The Unexpected Math Behind Van Gogh’s “Starry Night”

If you’ve tak­en a good art his­to­ry course on the Impres­sion­ists and Post-Impres­sion­ists, you’ve inevitably encoun­tered Vin­cent van Gogh’s 1889 mas­ter­piece “Star­ry Night,” which now hangs in the MoMA in New York City. The paint­ing, the muse­um writes on its web site, “is a sym­bol­ic land­scape full of move­ment, ener­gy, and light. The quiet­ness of the vil­lage con­trasts with the swirling ener­gy of the sky.… Van Gogh’s impas­to tech­nique, or thick­ly applied col­ors, cre­ates a rhyth­mic effect—the pic­ture seems to con­stant­ly move in its frame.” Artis­ti­cal­ly, van Gogh man­aged to cap­ture move­ment in a way that no artist had ever quite done it before. Sci­en­tif­i­cal­ly, it turns out, he was on to some­thing too. Just watch the new TED-ED les­son above, The Unex­pect­ed Math Behind Van Gogh’s “Star­ry Night.”

Cre­at­ed by math artist/teacher Natalya St. Clair and ani­ma­tor Avi Ofer, the video explores how “Van Gogh cap­tured [the] deep mys­tery of move­ment, flu­id and light in his work,” and par­tic­u­lar­ly man­aged to depict the elu­sive phe­nom­e­non known as tur­bu­lence. In Star­ry Night, the video observes, van Gogh depict­ed tur­bu­lence with a degree of sophis­ti­ca­tion and accu­ra­cy that rivals the way physi­cists and math­e­mati­cians have best explained tur­bu­lence in their own sci­en­tif­ic papers. And, it all hap­pened, per­haps by coin­ci­dence (?), dur­ing the tur­bu­lent last years of van Gogh’s life.

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Comments (5)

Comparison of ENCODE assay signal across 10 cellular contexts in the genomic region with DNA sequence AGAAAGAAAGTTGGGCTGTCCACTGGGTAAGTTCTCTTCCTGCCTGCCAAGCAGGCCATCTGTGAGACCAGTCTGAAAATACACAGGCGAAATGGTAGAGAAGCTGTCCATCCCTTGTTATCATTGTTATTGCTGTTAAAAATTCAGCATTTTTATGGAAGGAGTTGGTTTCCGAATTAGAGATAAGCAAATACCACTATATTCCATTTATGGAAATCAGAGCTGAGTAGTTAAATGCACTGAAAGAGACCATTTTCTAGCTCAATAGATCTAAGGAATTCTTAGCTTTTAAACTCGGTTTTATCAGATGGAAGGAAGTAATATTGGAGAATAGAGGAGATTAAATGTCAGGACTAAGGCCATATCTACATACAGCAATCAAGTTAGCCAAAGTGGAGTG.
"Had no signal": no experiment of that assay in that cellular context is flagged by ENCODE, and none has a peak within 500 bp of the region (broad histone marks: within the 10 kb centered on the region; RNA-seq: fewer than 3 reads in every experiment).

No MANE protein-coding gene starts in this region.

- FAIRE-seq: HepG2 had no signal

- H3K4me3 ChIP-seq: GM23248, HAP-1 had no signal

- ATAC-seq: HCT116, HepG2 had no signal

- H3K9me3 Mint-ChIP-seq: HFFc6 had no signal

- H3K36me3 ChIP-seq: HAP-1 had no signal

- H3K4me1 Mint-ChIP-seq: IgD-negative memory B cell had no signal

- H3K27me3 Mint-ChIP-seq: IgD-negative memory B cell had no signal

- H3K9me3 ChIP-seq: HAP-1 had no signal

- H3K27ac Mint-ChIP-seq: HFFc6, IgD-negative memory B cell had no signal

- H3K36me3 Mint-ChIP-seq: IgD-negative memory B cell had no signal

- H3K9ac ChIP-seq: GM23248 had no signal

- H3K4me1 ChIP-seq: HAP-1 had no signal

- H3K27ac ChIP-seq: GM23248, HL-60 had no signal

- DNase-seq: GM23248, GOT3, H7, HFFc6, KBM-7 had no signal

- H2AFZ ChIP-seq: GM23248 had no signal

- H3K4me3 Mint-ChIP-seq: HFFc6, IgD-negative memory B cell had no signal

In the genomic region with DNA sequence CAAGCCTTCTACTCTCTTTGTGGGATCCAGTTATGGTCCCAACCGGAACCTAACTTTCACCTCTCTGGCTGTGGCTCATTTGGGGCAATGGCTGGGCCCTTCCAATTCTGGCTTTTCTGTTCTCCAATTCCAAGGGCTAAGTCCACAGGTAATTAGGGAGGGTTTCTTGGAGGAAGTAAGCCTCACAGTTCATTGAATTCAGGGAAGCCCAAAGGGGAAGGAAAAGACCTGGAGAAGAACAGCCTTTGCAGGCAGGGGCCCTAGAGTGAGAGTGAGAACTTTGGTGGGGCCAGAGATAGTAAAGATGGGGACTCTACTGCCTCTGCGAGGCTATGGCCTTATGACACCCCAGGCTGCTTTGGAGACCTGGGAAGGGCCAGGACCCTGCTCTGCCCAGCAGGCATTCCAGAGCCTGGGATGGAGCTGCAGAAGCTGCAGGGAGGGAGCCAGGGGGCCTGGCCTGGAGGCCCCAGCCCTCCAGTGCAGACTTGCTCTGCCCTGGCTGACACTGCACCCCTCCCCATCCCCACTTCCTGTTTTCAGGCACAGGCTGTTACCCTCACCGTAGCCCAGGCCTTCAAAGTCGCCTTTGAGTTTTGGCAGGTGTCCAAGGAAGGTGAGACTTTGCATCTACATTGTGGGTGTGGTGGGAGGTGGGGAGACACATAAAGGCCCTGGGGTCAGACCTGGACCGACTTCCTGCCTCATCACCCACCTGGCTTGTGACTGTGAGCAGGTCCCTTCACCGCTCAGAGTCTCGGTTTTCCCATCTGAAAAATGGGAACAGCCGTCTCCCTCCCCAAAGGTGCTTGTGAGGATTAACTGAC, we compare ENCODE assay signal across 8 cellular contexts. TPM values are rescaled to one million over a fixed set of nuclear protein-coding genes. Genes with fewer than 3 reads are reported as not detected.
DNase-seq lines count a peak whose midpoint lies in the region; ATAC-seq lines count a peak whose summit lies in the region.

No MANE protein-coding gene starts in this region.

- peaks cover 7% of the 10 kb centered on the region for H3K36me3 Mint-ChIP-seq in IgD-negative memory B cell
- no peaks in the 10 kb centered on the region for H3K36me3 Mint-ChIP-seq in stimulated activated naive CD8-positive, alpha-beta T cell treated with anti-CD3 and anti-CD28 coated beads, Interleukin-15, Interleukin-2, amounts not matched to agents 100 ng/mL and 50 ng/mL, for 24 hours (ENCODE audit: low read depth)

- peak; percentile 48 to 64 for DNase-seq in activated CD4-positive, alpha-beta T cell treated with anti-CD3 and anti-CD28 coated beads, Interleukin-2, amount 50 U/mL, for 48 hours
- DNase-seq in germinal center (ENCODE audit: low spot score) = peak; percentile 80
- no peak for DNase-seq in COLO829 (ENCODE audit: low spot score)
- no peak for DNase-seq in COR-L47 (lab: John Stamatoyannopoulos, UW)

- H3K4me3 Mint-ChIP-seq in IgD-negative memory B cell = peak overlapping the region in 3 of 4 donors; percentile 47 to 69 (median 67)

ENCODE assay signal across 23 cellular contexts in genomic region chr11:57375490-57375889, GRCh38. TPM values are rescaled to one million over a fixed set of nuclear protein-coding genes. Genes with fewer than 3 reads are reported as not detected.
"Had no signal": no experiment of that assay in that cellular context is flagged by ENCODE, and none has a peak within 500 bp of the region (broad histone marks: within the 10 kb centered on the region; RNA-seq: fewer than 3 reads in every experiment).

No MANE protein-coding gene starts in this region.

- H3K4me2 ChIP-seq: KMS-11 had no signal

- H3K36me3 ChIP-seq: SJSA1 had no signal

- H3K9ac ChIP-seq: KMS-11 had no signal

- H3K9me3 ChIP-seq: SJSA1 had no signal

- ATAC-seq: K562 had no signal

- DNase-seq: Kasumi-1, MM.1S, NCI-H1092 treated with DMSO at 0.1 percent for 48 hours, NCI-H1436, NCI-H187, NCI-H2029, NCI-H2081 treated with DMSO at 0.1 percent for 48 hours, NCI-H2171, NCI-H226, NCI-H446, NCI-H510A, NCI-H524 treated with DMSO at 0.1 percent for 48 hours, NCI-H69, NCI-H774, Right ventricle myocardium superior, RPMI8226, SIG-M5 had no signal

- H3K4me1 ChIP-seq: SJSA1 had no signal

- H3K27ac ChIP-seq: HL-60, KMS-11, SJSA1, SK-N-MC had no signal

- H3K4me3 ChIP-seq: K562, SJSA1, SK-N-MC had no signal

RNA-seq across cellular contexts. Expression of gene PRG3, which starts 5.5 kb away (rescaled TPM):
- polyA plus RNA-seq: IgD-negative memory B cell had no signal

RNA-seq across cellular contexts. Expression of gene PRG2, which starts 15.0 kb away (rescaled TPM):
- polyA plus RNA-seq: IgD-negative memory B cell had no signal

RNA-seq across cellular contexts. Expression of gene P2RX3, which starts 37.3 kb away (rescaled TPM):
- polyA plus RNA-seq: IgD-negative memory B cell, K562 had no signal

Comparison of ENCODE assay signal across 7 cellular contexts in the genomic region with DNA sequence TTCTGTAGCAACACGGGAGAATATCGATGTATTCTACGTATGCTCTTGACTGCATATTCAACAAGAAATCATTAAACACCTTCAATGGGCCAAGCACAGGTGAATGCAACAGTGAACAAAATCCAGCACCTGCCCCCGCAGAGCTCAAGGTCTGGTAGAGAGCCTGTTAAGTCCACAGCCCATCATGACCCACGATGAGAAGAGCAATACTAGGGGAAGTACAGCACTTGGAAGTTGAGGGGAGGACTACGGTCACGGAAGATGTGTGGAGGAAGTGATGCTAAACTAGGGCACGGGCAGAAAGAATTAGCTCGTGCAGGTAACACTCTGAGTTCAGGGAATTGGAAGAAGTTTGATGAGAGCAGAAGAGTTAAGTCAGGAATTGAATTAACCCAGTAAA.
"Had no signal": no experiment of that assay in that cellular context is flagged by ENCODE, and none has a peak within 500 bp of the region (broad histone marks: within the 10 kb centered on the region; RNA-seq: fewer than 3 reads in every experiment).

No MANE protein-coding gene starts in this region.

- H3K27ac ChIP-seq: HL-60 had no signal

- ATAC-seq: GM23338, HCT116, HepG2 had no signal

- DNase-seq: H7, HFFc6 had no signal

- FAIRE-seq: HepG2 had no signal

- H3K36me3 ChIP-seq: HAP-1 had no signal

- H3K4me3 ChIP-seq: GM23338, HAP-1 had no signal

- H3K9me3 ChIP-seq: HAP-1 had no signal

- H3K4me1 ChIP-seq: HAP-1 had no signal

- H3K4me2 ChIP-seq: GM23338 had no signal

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  • Adrian says:

    Dur­ing psy­chot­ic episodes suf­fer­ers often expe­ri­ence very strange visu­al dis­tur­bances, sim­i­lar in some ways to that expe­ri­enced by peo­ple hav­ing tak­en drugs like lsd. Migraine suf­fer­ers also. There’s evi­dence (sor­ry no refs!) that the under­ly­ing visu­al pro­cess­ing of the brain, nor­mal­ly not vis­i­ble or avail­able to the con­scious mind is some­how being made vis­i­ble and brought into con­scious­ness. I think there’s a good chance he was actu­al­ly paint­ing what he was see­ing.

  • martin cohen says:

    They should have shown the orig­i­nal paint­ing. I find it absurd that they did not.

  • Michele Johnson says:

    Yes Mar­tin, it is odd. I won­der if there is some sort of copy­right con­straint which might explain it, although, as far as i’m aware the paint­ing is out of copy­right. There may have been a copy­right con­straint imposed by the pho­tog­ra­ph­er of the image?? I’m not sure how it all works. As far as I know Wiki­me­dia Com­mons has the paint­ing on it’s site.

  • Hieronymus Illinensis says:

    Fahn GAWKH.

  • Ann Rodney Williams says:

    Adri­an, your com­ment is inter­est­ing and ties in with Miro’s “strange” paint­ings: he said that he was so hun­gry that at times he hal­lu­ci­nat­ed and paint­ed what he saw.

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